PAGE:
Top Five Power Forwards of All-Time

Top Five Power Forwards
SAN ANTONIO, UNITED STATES: Tim Duncan of the San Antonio Spurs takes off upcourt after grabbing a rebound in first half of NBA action versus the Sacramento Kings at SBC Center in San Antonio, Texas, 08 December 2002. AFP PHOTO/Paul BUCK (Photo credit should read PAUL BUCK/AFP/Getty Images)

USA Basketball defines the power forward position as an excellent rebounder, careful with the ball, ability to hit open shots and a “spark who’s capable of making a big play for the team” (USA Basketball). The position has evolved from when William R. Chase scored the first and only basket in the inaugural game to Karl Malone scoring 36,928 career points to the stretch-fours in today’s NBA. Yet, with all of this evolution, the position has maintained those main components making it possible to rank the top five power forwards of all time.

In addition to defining the position, defining the metrics to compare players across generations is imperative. There will five main categories each player will be graded from – scoring, playmaking, defending, rebounding, and impact – with subset categories to attempt to give an all-encompassing evaluation. Of these subset categories, they will be split into the regular season and playoff statistics with the playoff statistics holding more weight due to the elevated play.

The Greatest Power Forwards of All-Time

Players Being Considered

Firstly, the players being considered for this are Tim Duncan, Kevin Garnett, Karl Malone, Dirk Nowitzki, Charles Barkley, Kevin McHale, Dolph Schayes, Dave DeBusschere, Elvin Hayes, and Bob Pettit.

Top Scoring Power Forwards

Mastering the ability to put a ball into the hoop is an important skill. The difference in being a good scorer and an all-time great scorer often lies in the efficiency and different ways in doing so.

Karl Malone cemented himself as not only one of the best scoring power forwards, but as one of the best scoring players of all-time. Currently, he sits at second all-time with 36,928 points (Kareem Abdul-Jabbar ranks first with 38,387). Malone scored it efficiently from the low block and from the free-throw line. Charles Barkley was more efficient (Barkley shot 54 percent overall, had a true shooting percentage of 61 and a 56 effective field goal percentage compared to Malone’s 52 percent, 58 percent, and 52 percent) but simply didn’t have the shot attempts nor the longevity. Barkley played 403 fewer games than Malone and took 10,605 fewer shots. If Barkley played as long as and took as many shots as Malone he would have finished his career with roughly 39,900 points, which would make him the highest-scoring player ever.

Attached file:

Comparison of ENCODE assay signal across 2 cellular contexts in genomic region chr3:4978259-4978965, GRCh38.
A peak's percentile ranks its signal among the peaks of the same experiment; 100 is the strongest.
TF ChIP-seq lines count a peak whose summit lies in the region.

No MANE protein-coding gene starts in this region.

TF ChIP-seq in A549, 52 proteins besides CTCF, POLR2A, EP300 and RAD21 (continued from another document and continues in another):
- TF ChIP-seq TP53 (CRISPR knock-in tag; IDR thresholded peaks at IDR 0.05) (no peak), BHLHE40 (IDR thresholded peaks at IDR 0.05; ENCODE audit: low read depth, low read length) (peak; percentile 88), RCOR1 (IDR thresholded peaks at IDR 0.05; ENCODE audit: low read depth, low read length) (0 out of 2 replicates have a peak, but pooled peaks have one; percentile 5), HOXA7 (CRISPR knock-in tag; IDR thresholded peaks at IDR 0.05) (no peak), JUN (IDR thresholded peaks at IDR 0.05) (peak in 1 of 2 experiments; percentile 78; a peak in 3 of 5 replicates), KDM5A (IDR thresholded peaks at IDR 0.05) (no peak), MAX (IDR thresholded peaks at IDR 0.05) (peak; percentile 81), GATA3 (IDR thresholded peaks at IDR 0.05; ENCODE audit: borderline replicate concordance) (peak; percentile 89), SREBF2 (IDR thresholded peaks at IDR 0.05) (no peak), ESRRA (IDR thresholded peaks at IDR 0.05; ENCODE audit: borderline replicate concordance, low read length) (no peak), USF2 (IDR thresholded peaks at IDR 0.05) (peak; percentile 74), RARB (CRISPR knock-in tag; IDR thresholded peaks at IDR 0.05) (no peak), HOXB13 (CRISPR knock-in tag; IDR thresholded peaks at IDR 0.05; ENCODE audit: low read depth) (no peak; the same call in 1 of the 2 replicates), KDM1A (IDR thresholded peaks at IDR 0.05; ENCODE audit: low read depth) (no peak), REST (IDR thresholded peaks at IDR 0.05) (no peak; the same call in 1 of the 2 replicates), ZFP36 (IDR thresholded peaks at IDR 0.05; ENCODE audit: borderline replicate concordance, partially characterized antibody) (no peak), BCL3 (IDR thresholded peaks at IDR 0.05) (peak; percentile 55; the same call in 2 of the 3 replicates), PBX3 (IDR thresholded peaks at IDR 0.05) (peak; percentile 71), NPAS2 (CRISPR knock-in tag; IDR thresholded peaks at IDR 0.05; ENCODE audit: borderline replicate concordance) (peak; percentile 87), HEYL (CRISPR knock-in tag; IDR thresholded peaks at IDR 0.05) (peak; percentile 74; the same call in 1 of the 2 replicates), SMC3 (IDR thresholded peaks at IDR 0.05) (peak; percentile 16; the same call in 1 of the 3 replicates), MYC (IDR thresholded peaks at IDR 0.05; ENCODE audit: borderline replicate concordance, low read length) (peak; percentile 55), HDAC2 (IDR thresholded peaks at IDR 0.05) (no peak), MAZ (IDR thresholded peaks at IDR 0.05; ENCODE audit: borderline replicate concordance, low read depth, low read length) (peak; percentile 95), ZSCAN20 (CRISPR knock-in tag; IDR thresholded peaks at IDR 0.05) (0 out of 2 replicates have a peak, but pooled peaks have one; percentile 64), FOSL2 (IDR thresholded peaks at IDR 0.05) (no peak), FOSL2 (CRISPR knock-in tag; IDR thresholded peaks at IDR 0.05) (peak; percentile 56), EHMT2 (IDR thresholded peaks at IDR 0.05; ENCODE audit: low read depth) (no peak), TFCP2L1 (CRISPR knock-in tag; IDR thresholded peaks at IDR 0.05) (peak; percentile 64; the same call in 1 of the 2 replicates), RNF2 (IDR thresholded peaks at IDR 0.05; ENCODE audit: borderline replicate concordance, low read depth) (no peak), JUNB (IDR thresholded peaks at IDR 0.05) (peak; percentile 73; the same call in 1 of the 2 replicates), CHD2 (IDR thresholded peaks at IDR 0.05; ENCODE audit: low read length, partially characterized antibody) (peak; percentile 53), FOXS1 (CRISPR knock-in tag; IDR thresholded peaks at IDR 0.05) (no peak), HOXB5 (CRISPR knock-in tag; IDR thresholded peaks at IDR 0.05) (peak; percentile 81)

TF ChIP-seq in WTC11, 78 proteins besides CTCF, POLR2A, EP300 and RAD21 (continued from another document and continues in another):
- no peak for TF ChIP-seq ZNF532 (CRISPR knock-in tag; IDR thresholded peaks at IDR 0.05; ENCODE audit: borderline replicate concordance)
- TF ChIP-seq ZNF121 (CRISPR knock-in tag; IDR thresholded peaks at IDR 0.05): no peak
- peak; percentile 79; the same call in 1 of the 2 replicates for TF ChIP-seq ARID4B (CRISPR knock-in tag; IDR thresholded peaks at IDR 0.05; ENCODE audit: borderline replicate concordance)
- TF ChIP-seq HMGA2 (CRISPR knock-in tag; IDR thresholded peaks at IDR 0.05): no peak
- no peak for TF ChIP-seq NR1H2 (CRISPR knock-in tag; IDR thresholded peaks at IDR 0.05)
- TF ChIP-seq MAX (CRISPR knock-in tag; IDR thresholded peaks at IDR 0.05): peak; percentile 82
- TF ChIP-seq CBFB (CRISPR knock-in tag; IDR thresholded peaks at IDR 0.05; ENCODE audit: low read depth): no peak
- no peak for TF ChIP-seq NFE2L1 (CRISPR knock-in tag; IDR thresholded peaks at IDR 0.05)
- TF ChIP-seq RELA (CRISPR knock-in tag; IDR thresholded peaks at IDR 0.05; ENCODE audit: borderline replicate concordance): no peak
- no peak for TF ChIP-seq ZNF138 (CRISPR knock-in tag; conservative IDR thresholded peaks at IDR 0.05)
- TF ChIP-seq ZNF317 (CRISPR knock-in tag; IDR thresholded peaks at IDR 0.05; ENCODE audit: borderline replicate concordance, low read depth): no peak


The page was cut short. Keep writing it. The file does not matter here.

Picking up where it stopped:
In complete contrast to Malone and Barkley, a seven-foot power forward from Germany revolutionized how a big could play offensively. Dirk Nowitzki mastered the ability to score at all three levels – meaning around the rim, in the midrange, and from the three-point line. His unique training style and pace of play made it a nightmare for defenders. His unique ability is what brings him to a close third to Malone and Barkley, with Tim Duncan in his sights.

Top Five Scoring Power Forwards

  1. Karl Malone
  2. Charles Barkley
  3. Dirk Nowitzki
  4. Tim Duncan
  5. Bob Pettit/Kevin McHale

Top Five Playmaking Power Forwards

Scoring is typically the first place a fan will look to determine a player’s ability. However, the skill to make the players around you better can be a far more difficult skill to master. The evolution of the position has led to more playmaking opportunities, giving the more recently retired players the advantage.

Unsurprisingly, Kevin Garnett and Tim Duncan finished in the top three of playmakers. Garnett’s time with the Minnesota Timberwolves found him running the entire offense through him giving him plentiful opportunities to be a playmaker. Duncan landed in a continuity offense that is predicated on player movement and ball movement, which leads to a lot of assists from a lot of different players. Both Garnett and Duncan have very high basketball IQs to allow for such playmaking ability.

A somewhat of a surprise in the playmaking ranks was Charles Barkley. He led with a career average of 3.9 assists per game and second in assist rate (17 percent). Barkley built a reputation as a strong, powerful player that grabs every rebound and finishes with authority around the rim. In reality – all of that is true – he was a player that could make teammates better through his playmaking.

Top Five Playmaking Power Forwards

  1. Kevin Garnett
  2. Charles Barkley
  3. Tim Duncan
  4. Karl Malone
  5. Dirk Nowitzki

Top Five Rebounding Power Forwards

The traditional staple to an effective power forward. Less of a skill and more of the desire to go get the ball. A couple names the casual basketball fan may not know but were dominated in rebounding, are Bob Pettit and Elvin Hayes. Pettit played from 1954 – 1965, where he accumulated 12,849 rebounds (18th all-time) and ended with a career average of 16.2 rebounds per game. He was ahead of his time with size and athleticism, helping him dominate the glass.

Elvin Hayes’ longevity (16 seasons) and rarely ever missing a game (played in 82 games eight seasons and never played less than 80) assisted him in reaching 4th all-time in total rebounds (16,279). His length and power dominated the 1970’s and early 80’s. Hayes finished his career having won rebounding champ twice and averaging 12.5 rebounds per game over 1,303 games.

Despite the dominance Pettit and Hayes showed during their respective eras, two names remain untouched in the ability to rebound the ball on both sides of the floor. Tim Duncan and Charles Barkley. Duncan rebounded 26.5 percent of available defensive rebounds in his career, meaning one out of every (less than) four shots were falling into Duncan’s hand in every game he’s ever played. Barkley dominated the offensive side of the glass, grabbing on average four offensive rebounds per game.

Top Five Rebound Power Forwards

  1. Tim Duncan
  2. Charles Barkley
  3. Bob Pettit
  4. Elvin Hayes
  5. Karl Malone

Top Five Defensive Power Forwards

Starting in the 1973-74 season, blocks and steals were officially recorded as stats. Admittedly, with limited film and statistics, it is difficult to give a fair evaluation for Bob Pettit, Dave DeBusschere, Dolph Schayes, and to a lesser extent Elvin Hayes. Factoring in defensive win shares – a formula to credit a player’s defensive impact based on the team’s success with them on the court – defensive rebounds, and personal fouls, the top defensive power forwards are Tim Duncan and Kevin Garnett.